Hammocks in Florida are not always fabric loungers attached to trees. Sometimes, the term instead refers to the trees themselves. A hammock is strand of hardwood trees with a dense canopy that provides shade and serves as home to an array of animals and plant life. Hammocks usually sit on higher ground than the surrounding marshes, although the ground in the hammock is (in my experience, at least) pretty swampy. Some sources say the word comes from the native American word for tree, while others say it is a cracker term associated with shade.
Not surprisingly, many of the first Florida state parks were planned around hammocks. Even if, like us, you know nothing about unique plants or bird species, they make very peaceful and interesting places to camp.
Highlands Hammock State Park
Our first experience with this kind of hammock came when we were looking for a cheap place to stay after the first game of Orioles spring training in 2021. The park looked to be about an hour and half east of Sarasota, but it actually took much longer to get there because the last few miles we found ourselves bumping along a pitted dirt road in the dark, stopping every ten yards to make sure our GPS hadn’t sent us down someone’s driveway. Before that point, the trip had been an idyllic trek through orange groves that filled the car with the scent of orange blossoms. But ten seconds on the road from hell was enough to convince us that even if we made it with our little RV intact, we would never come back. We were bouncing in our seats and every connection in our vehicle was being shaken like a satanic martini.
When we stopped to call the ranger station to make sure there actually was a park at the end of this nightmare, she said, “oh, you’re on the county road.” The she reassured us that we would make it to the gate eventually. It turns out that if you come to the gate from the other direction, you enjoy the benefit of actual pavement.
Starting with Orange Groves
Highlands Hammock State Park bills itself as the first state park in Florida, and it opened in 1935. The park features many structures and extensive walkways through the swamp constructed by the Civilian Conservation Corps in the 1930s. In fact, they even have a CCC museum.
Some of the park’s trails and facilities were constructed as early as 1931 after local resident Margaret Shippen Roebling donated money to purchase land to establish a park. A federal official had lobbied to have the hammock designated as a national park, but the federal government decided it was too small.
The property started out as a local park also included former orange groves dating back to families who farmed the land next to the hammock in the 1880s. Today, wild orange trees are interspersed with the oaks, sweetgum and palms that line the roads and trails. One my first visit and on our trip this year, some of the trees displayed fully ripe fruit and fragrant orange blossoms at the same time. It’s hard to imagine anything better in February.
Walkways Above the Wildlife
Park trails started by local enthusiasts were finished and expanded by the CCC. In many sections, teams constructed wooden walkways over the swamps to allow visitors to access to environments they would never otherwise be likely to see. Some of the walkways have been replaced with modern, handicapped accessible boardwalks and bridges. Others have retain their terrifying rustic charm. I cannot begin to imagine how much I would not want to have been on the work crew that built these things.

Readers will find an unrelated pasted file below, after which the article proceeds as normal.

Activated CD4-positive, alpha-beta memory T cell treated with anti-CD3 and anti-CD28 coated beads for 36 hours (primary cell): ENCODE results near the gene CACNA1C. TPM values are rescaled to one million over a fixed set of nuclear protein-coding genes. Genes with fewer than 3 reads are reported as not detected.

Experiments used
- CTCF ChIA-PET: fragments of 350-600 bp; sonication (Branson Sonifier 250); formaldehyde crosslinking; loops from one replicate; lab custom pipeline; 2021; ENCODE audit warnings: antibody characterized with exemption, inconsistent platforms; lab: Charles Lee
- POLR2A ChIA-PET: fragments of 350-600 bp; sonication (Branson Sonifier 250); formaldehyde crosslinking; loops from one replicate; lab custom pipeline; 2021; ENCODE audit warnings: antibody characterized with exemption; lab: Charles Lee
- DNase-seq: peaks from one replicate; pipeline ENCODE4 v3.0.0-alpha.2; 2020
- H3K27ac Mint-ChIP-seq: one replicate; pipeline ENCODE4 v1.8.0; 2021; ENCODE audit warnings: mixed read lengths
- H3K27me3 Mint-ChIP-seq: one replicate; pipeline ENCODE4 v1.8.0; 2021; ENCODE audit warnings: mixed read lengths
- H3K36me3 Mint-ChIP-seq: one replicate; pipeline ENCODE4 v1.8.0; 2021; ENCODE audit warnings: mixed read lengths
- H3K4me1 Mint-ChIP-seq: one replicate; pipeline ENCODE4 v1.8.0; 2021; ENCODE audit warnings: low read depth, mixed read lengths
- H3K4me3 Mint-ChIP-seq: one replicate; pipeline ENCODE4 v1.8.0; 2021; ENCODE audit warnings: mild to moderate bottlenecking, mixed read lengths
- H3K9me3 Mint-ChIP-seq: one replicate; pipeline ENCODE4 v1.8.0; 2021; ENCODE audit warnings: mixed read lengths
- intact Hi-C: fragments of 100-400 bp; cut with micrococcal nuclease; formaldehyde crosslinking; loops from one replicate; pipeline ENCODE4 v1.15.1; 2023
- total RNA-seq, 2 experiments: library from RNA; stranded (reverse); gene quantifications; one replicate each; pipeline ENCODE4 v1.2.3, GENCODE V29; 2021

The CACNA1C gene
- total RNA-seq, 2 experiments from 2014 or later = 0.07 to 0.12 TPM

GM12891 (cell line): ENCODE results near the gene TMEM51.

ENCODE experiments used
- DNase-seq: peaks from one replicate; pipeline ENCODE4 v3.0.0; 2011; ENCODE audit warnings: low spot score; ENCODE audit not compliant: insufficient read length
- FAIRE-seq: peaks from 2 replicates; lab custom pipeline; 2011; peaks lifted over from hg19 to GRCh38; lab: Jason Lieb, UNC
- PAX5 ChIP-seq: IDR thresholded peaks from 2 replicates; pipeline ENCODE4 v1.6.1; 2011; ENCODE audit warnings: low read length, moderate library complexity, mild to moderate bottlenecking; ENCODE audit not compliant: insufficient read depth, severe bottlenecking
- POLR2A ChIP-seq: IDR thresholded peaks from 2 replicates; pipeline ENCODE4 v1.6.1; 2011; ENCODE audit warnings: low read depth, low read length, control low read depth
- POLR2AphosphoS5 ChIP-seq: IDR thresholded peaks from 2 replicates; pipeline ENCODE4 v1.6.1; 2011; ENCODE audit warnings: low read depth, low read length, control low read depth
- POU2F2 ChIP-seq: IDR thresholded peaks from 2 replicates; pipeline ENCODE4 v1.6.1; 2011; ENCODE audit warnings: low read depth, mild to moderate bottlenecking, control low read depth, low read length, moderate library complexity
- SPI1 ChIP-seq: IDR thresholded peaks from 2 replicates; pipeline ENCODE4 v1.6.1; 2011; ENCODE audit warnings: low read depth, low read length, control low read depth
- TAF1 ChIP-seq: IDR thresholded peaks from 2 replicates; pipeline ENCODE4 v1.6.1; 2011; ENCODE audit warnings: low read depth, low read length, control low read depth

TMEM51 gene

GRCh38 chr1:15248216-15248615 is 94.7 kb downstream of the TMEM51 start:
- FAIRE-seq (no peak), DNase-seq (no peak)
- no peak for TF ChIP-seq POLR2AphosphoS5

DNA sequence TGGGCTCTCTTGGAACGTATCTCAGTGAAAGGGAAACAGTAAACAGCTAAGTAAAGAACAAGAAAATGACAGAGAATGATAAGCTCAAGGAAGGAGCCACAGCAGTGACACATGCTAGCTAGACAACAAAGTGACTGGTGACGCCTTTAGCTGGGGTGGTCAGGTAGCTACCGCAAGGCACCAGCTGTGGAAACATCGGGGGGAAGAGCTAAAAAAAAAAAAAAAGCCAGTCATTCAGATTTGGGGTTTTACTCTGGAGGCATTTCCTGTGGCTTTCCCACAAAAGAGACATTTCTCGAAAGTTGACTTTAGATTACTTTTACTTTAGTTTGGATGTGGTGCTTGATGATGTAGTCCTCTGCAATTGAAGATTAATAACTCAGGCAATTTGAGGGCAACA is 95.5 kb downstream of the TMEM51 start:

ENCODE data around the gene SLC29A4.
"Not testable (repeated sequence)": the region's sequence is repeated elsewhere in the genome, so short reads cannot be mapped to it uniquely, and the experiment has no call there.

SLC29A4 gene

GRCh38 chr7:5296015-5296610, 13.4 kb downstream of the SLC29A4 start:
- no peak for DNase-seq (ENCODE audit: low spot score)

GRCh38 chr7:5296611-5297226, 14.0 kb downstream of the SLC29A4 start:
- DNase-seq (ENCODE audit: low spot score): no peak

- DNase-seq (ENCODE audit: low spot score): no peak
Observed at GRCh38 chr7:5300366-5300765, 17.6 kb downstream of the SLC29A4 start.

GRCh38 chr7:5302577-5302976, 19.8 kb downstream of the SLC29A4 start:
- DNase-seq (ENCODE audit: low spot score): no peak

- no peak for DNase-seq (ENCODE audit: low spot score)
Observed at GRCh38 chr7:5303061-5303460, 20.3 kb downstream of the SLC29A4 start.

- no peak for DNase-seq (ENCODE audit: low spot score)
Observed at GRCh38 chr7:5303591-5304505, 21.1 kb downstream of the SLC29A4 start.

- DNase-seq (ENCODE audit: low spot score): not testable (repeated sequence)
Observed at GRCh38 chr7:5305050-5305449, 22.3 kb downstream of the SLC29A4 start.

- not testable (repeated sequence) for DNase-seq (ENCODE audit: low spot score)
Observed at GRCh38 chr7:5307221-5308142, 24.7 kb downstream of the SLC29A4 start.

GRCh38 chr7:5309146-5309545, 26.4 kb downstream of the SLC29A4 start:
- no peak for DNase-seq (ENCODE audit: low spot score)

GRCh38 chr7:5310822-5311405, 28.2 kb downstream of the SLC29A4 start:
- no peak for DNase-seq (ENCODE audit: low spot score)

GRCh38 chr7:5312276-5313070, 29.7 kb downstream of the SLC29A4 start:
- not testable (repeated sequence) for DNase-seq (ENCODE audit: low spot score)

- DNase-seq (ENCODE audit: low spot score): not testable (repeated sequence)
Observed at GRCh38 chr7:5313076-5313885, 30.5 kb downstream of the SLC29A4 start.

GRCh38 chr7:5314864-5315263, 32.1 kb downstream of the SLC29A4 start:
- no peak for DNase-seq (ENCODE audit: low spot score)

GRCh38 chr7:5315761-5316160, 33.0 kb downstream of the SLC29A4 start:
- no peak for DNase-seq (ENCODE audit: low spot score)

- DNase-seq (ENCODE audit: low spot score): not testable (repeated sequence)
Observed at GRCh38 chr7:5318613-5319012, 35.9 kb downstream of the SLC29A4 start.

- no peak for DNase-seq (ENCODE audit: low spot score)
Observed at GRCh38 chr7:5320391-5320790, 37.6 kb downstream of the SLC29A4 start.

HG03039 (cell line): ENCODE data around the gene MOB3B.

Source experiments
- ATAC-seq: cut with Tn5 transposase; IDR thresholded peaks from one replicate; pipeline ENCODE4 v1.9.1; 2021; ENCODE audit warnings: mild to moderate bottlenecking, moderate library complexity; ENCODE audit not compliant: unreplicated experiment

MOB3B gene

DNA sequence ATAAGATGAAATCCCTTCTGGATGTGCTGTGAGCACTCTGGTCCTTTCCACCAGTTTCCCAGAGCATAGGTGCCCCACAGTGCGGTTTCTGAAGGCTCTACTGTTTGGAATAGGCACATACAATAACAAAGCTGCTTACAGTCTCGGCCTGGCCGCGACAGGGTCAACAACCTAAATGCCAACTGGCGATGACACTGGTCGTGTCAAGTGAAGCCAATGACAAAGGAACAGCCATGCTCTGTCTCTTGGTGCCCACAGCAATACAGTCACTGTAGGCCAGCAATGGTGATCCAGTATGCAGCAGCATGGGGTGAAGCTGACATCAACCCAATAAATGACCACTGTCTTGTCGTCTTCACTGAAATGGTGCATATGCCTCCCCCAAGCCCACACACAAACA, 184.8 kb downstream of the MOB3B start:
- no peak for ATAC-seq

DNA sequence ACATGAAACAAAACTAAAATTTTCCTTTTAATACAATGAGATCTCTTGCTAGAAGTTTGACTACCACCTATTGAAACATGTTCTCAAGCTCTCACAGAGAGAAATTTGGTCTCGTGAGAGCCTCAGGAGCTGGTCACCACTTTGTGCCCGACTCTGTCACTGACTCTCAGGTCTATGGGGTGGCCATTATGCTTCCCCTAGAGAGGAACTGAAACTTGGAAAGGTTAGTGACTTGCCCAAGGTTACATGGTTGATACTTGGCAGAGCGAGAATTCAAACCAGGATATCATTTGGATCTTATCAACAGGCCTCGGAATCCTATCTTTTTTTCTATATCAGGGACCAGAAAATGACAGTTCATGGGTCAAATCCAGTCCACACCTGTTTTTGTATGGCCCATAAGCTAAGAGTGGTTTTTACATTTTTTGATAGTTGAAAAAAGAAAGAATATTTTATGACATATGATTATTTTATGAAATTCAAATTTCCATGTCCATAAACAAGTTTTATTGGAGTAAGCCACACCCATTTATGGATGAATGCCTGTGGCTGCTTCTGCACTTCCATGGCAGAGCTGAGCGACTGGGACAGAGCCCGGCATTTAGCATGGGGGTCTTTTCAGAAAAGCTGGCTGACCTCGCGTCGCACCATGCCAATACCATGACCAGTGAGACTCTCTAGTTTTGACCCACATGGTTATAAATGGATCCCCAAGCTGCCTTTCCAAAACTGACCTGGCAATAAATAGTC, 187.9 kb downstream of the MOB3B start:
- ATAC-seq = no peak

The trails wind through wetlands and forest filled with birds, alligators, lizards, snakes, turtles, wild pigs, and the occasional otter and bear. I will admit to being scared at the sight of a big black animal snorting and snuffling through the brush and very nervous about getting out onto the twisted open CCC walkway near some pretty big gators. My favorite site was a mother otter and four little ones slinking across the road. They moved so quickly I couldn’t pull out my phone to get a picture.
What to Know About Staying in Highlands Hammock
Highlands Hammock State Park is just west of Sebring in south central Florida. The trails and roads can be very peaceful but on weekends both the trails and campground will be crowded and a bit noisy. Unlike some Florida park camping areas, this one offers no privacy between spaces. You will be keenly aware of your neighbor’s camping experiences. However, some of the lots are pretty spacious and most feature at least some shade.
Beware if you are approaching the park from the west or northwest because our GPS still always routes us down the “county road.” What is confusing is that the road approaching from the east is also the county road and it is in fact the same county road. We now have to lie to our GPS and tell it that we are headed for the town of Sebring. Only at the last minute do we reveal our true intentions and get directions into the park that involve driveable roads.
Signs in the park claims the term hammock is word used by the crackers, who were English settlers who came to Florida starting in 1763 when Spain ceded Florida to the British. Many of the crackers herded cattle through the dense underbrush using whips, and that may be where the term cracker comes from. Cracker also was a derogatory term used by the British in the 17th and 18th Centuries to refer to American colonists of Irish and Scottish descent who lived in the southern back country and who were considered lawless scoundrels.
I haven’t written about a true Florida cracker yet, but my story Restitution does feature one of those lawless Irish scoundrels…